Spoilers follow for both the comic book and the television adaptation of The Boys.
Every few years or so, a comic book or movie or TV show poses the question, “What if superheroes really existed?” Sometimes that’s just a way of asserting that this superhero story is not little kid stuff, despite being about people who fight crime in capes and tights. Sometimes it’s a slightly more interesting version of “Who would win in a fight between Batman and Superman?” in which one of the superheroes has been swapped out for Richard Nixon. Occasionally, though, it’s a great starting point for satire, not just because the conventions of superhero stories are so ripe for parody, but because gaming out how our existing institutions might behave in a world with one big difference from ours—superheroes, for instance—can be an extremely effective way to criticize the way those institutions are behaving in the here and now.
The latest show to pull off this trick is Amazon Studios’ The Boys, showrunner Eric Kripke’s adaptation of the comic book series created by Garth Ennis and Darick Robertson. The premise is pretty familiar “who watches the watchmen” stuff—a ragtag team of normal humans, each with their own reasons, take on the superhero-industrial complex—but the execution is unusually strong. Still, that’s not to say it’s perfect. On the one hand, The Boys is an expert deconstruction of superhero stories, with an appropriately wintery view of institutional power, be it corporate, governmental, religious, or caped. On the other hand, it’s an adaptation of a comic book series that launched in 2006, and to watch it in 2019 is to be forcibly reminded how much things have changed since then.
In part, that’s because the protean and tenacious institutions the comic book took aim at have adapted since the Bush years, and in part, that’s because The Boys was already something of a throwback the day it was published. Like Preacher, another Ennis co-creation, it was a self-consciously “adult” comic book, with everything that implied at the time: explicit sex, graphic violence, and surprisingly high levels of ambient misogyny, racism, and homophobia. (The violence and some of the sex made it to TV; the other elements mostly did not.) But from that somewhat disreputable pedigree has emerged some terrifically entertaining, relentlessly tasteless television, the kind of series that will launch into a depraved superhero orgy or an even more depraved United 93 pastiche at the slightest provocation. The Boys isn’t consistent, but at its sharpest, it captures our current cultural and political rot in a way less nihilistic shows have not.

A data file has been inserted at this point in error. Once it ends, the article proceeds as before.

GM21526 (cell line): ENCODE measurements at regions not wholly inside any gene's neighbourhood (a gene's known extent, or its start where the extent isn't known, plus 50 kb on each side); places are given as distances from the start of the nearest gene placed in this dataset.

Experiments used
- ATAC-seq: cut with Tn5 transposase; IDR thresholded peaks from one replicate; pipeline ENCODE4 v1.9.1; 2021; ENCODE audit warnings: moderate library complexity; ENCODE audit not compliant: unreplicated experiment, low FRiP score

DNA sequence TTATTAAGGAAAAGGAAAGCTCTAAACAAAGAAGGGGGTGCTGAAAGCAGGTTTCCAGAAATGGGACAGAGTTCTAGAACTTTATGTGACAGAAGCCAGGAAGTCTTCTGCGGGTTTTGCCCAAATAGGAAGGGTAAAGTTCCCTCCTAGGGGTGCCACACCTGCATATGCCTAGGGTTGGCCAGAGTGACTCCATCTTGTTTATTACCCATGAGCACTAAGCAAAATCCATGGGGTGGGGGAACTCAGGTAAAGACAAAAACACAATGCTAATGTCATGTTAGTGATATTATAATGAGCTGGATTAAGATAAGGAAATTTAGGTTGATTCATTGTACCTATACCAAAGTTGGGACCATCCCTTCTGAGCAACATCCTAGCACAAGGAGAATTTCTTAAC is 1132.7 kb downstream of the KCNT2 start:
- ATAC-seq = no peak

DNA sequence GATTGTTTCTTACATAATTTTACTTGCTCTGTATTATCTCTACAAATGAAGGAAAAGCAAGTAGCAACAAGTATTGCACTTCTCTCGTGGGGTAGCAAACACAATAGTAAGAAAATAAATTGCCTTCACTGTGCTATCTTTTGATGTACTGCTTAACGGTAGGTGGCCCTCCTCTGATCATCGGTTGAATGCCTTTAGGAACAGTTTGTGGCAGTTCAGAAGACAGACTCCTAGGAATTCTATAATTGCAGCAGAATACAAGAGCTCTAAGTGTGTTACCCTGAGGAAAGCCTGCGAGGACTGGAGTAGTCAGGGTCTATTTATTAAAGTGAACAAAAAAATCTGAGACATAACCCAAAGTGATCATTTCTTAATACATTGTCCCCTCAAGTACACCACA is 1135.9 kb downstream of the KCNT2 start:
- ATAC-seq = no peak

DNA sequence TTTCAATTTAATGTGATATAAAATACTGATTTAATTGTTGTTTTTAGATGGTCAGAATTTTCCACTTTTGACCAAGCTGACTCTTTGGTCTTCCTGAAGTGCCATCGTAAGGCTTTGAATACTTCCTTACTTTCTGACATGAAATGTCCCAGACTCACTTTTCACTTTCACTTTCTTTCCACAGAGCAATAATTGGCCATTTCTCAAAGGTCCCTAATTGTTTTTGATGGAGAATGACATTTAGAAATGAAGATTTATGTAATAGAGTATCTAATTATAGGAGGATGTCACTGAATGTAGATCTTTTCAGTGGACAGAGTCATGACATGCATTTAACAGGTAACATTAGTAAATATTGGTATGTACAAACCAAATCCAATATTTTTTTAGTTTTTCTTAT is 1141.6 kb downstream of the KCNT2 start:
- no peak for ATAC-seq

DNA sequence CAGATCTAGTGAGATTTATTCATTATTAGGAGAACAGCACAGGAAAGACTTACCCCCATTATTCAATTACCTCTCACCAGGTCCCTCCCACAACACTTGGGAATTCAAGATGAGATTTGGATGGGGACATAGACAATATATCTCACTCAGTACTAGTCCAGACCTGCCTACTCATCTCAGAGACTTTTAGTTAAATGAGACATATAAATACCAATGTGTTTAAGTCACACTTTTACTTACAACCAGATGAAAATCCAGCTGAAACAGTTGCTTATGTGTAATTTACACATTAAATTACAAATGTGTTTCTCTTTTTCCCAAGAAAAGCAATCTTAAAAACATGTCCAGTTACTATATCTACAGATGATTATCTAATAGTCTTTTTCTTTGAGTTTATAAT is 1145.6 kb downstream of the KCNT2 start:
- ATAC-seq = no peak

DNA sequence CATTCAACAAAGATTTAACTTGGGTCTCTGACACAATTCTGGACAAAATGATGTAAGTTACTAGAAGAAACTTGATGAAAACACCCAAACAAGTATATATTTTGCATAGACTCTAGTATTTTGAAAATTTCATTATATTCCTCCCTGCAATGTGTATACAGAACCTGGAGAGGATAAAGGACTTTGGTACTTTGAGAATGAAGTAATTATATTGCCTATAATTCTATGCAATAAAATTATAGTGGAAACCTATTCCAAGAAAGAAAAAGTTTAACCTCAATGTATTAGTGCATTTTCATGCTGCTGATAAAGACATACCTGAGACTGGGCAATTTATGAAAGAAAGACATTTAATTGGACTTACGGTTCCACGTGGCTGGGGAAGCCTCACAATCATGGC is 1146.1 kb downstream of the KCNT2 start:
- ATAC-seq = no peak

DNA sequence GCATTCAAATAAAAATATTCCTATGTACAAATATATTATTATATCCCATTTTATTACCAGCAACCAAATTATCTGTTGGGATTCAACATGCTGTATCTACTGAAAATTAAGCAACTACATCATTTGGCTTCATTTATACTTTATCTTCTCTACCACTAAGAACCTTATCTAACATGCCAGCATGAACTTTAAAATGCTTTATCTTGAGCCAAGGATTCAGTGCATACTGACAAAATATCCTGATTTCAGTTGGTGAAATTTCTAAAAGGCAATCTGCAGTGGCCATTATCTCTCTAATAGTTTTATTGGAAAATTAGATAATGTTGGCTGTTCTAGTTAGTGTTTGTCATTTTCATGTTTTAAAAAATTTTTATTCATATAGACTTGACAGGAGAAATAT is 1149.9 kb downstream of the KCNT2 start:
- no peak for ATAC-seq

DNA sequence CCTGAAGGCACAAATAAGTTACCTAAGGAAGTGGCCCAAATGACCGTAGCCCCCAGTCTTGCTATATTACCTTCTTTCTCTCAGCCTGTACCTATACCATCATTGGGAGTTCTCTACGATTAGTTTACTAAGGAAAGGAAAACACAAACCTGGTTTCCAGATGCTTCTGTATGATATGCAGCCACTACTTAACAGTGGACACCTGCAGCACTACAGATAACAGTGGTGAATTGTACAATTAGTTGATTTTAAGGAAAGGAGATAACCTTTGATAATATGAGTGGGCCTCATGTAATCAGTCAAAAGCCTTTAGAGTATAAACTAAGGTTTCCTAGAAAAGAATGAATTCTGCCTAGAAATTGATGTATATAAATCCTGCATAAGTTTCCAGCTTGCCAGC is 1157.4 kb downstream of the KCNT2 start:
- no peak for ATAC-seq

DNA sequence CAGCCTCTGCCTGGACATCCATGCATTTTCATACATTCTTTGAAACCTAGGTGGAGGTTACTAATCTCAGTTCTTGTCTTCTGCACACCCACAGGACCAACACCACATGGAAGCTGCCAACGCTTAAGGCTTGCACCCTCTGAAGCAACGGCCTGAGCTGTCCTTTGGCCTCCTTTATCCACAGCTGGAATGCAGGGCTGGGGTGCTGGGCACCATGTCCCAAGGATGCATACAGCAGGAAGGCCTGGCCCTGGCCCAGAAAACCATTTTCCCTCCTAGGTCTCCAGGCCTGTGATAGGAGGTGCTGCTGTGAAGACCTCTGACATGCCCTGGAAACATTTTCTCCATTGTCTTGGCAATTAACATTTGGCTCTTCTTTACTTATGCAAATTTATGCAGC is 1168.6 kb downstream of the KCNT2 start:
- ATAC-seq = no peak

The most obvious thing that’s changed between the first issue of The Boys and its television debut is that superheroes have taken over pop culture. It’s hard to remember the before times now, but Iron Man didn’t kick off the Marvel Cinematic Universe until 2008, and the DC Extended Universe didn’t arrive for five years after that. Ennis and Robertson assumed that superheroes would be monetized the second they appeared, but working in the heyday of Blackwater, the natural business model was defense contractors, not movie studios. Superheroes are a cultural force in The Boys comics, but they’re still essentially comic book characters, not the undisputed rulers of film and television. (That honor goes to Michael Bay: When we do see a movie premiere in the comics, it’s for Pearl Harbor 2.) Amazon’s show, meanwhile, is emphatically post-MCU: The first shot is a Marvel-inspired sequence in which thousands of comic panels dissolve into the logo for the fictional Vought Studios, and the second is a bus ad for a superhero movie called Translucent: Invisible Forces 2. As Madelyn Stillwell, a villainous executive played by Elisabeth Shue, says at a Vought shareholders meeting, it’s a good time to be in the superhero business. And the show’s professional sports–flavored vision of that business—assigning crime fighters to cities in exchange for concessions from local governments that Dan Snyder could only dream of—is satisfyingly vicious.